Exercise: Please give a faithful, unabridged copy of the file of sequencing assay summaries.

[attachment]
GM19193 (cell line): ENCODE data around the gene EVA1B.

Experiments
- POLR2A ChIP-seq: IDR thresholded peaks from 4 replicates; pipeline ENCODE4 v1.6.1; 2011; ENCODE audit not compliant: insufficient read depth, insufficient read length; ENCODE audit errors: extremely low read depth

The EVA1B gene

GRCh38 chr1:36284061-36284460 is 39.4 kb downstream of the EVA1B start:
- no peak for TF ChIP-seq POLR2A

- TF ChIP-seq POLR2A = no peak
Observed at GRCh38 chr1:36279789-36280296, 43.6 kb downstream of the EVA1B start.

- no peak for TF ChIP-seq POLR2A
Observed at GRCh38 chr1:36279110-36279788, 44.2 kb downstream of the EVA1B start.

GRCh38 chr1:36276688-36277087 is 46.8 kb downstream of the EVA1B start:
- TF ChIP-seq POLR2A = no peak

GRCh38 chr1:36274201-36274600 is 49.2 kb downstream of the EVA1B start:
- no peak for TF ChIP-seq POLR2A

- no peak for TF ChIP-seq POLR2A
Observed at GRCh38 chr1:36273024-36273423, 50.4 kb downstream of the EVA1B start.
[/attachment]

GM19193 (cell line): ENCODE data around the gene EVA1B.

Experiments
- POLR2A ChIP-seq: IDR thresholded peaks from 4 replicates; pipeline ENCODE4 v1.6.1; 2011; ENCODE audit not compliant: insufficient read depth, insufficient read length; ENCODE audit errors: extremely low read depth

The EVA1B gene

GRCh38 chr1:36284061-36284460 is 39.4 kb downstream of the EVA1B start:
- no peak for TF ChIP-seq POLR2A

- TF ChIP-seq POLR2A = no peak
Observed at GRCh38 chr1:36279789-36280296, 43.6 kb downstream of the EVA1B start.

- no peak for TF ChIP-seq POLR2A
Observed at GRCh38 chr1:36279110-36279788, 44.2 kb downstream of the EVA1B start.

GRCh38 chr1:36276688-36277087 is 46.8 kb downstream of the EVA1B start:
- TF ChIP-seq POLR2A = no peak

GRCh38 chr1:36274201-36274600 is 49.2 kb downstream of the EVA1B start:
- no peak for TF ChIP-seq POLR2A

- no peak for TF ChIP-seq POLR2A
Observed at GRCh38 chr1:36273024-36273423, 50.4 kb downstream of the EVA1B start.